Terence Ketter

Publication Details

  • Demographic and diagnostic characteristics of the first 1000 patients enrolled in the Systematic Treatment Enhancement Program for Bipolar Disorder (STEP-BD) BIPOLAR DISORDERS Kogan, J. N., Otto, M. W., Bauer, M. S., Dennehy, E. B., Miklowitz, D. J., Zhang, H. W., Ketter, T., Rudorfer, M. V., Wisniewski, S. R., Thase, M. E., Calabrese, J., Sachs, G. S. 2004; 6 (6): 460-469

    Abstract:

    Bipolar disorder is a severe, recurrent, and often highly impairing psychiatric disorder. The Systematic Treatment Enhancement Program for Bipolar Disorder (STEP-BD) is a large-scale multicenter study funded by the National Institute of Mental Health (NIMH) to examine the longitudinal course of the disorder and the effectiveness of current treatments. The current report provides a context for interpreting studies resulting from STEP-BD by summarizing the baseline demographic and diagnostic characteristics of the first 1000 enrolled.The majority of the sample met DSM-IV criteria for bipolar I disorder (71%). Mean age of patients was 40.6 (+/-12.7) years and mean duration of bipolar illness was 23.1 (+/-12.9) years. Among the first 1000 subjects enrolled, 58.6% are females and 92.6% Caucasian. This report compares the STEP-BD sample with other large cohorts of bipolar patients (treatment and community samples).Compared with US population and community studies, the first 1000 STEP-BD patients were less racially diverse, more educated, had lower income, and a higher unemployment rate. Results are discussed in terms of the contributions of STEP-BD (and other large-scale treatment studies) in understanding the nature, treatments, and outcomes of bipolar disorder for patients seeking care at academic treatment centers.The current report provides a context for interpreting future studies resulting from STEP-BD. The comparison of demographic and clinical characteristics between the samples across clinic-based studies suggests broad similarities despite the substantial differences in geography, payer mix, and clinical entry point.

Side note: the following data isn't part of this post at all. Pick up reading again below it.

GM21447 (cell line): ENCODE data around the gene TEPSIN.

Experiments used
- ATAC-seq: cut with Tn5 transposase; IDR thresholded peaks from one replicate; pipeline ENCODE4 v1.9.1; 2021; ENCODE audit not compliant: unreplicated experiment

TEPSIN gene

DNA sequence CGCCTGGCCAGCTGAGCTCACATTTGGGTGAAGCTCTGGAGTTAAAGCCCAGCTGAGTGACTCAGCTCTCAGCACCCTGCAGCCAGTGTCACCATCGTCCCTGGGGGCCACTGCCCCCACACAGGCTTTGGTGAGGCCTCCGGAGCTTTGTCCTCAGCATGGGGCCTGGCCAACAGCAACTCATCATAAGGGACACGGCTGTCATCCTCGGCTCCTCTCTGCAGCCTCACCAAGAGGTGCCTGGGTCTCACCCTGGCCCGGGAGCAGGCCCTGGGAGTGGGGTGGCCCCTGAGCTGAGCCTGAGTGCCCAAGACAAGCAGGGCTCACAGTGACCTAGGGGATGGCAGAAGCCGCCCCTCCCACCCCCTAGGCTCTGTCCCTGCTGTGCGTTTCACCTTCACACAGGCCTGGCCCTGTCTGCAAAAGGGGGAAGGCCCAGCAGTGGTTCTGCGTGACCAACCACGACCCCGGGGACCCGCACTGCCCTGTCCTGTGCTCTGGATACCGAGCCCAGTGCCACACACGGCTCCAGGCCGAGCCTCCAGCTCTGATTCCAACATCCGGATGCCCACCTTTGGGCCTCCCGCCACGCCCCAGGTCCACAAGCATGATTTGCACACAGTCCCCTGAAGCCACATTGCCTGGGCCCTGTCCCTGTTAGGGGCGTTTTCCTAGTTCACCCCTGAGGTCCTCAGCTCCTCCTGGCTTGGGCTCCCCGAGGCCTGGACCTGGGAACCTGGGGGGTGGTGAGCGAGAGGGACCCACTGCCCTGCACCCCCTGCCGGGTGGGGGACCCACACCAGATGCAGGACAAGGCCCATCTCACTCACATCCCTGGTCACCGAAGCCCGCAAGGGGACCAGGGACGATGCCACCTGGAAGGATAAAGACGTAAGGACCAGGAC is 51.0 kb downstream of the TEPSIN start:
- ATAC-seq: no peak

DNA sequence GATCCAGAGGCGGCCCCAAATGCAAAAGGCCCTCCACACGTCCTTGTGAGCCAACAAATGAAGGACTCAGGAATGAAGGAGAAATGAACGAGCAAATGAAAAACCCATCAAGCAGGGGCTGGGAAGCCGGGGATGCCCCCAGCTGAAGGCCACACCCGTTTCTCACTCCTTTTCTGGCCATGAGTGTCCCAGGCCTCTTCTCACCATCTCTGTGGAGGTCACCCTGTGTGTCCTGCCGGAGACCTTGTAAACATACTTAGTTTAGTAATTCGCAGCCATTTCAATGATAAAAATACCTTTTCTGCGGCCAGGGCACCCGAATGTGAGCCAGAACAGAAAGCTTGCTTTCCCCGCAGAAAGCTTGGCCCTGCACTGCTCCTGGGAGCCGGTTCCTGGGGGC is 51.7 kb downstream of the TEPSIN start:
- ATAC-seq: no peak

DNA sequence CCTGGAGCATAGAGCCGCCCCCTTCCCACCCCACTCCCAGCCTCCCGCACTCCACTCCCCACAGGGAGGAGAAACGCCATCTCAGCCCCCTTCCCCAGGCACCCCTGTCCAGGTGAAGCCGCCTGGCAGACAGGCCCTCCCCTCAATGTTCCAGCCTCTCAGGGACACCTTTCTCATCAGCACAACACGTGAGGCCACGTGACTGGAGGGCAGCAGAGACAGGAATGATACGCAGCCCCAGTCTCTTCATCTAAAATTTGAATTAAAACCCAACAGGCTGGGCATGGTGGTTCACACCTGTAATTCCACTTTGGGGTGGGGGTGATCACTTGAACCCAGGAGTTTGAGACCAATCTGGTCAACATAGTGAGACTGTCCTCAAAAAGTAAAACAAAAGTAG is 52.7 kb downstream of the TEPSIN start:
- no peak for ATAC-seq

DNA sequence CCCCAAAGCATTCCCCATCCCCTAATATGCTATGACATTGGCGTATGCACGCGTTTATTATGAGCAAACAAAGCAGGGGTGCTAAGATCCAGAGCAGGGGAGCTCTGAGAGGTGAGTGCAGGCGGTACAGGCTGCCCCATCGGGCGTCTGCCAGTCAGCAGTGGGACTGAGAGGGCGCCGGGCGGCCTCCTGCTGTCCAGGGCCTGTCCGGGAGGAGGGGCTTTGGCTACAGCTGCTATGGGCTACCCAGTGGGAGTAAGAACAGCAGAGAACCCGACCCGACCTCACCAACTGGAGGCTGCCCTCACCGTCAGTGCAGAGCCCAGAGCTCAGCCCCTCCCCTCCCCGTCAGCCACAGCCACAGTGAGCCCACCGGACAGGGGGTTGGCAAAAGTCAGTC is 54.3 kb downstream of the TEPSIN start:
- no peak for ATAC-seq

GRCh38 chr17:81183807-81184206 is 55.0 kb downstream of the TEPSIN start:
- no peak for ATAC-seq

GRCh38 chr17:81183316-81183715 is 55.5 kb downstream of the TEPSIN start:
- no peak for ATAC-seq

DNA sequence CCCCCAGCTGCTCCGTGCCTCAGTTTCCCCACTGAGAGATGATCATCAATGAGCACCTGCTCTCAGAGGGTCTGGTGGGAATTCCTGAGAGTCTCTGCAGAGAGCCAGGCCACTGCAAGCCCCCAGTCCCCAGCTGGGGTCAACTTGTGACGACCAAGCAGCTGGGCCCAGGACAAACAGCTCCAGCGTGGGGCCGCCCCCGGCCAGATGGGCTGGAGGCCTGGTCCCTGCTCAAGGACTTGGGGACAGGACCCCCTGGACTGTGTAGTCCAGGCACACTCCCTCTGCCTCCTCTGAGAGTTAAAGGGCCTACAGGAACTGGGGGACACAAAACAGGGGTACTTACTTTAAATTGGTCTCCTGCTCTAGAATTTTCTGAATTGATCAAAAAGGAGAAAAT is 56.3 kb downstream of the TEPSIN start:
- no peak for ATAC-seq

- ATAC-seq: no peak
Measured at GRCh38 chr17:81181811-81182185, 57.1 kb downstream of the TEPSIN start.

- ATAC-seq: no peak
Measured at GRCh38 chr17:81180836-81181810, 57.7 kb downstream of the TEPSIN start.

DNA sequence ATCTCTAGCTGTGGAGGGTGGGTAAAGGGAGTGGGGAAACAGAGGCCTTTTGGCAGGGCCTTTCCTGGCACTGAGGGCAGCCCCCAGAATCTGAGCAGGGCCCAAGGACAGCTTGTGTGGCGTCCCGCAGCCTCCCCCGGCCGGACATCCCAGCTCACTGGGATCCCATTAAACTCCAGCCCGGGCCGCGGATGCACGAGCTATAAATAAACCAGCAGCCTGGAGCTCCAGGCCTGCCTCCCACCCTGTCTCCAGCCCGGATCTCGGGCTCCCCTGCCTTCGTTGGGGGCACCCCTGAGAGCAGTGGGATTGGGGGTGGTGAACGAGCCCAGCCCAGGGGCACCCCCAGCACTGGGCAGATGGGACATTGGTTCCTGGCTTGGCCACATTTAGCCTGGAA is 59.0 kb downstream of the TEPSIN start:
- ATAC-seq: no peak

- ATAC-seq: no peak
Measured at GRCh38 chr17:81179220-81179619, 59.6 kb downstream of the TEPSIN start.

View details for Web of Science ID 000225081000003

    View details for PubMedID 15541061

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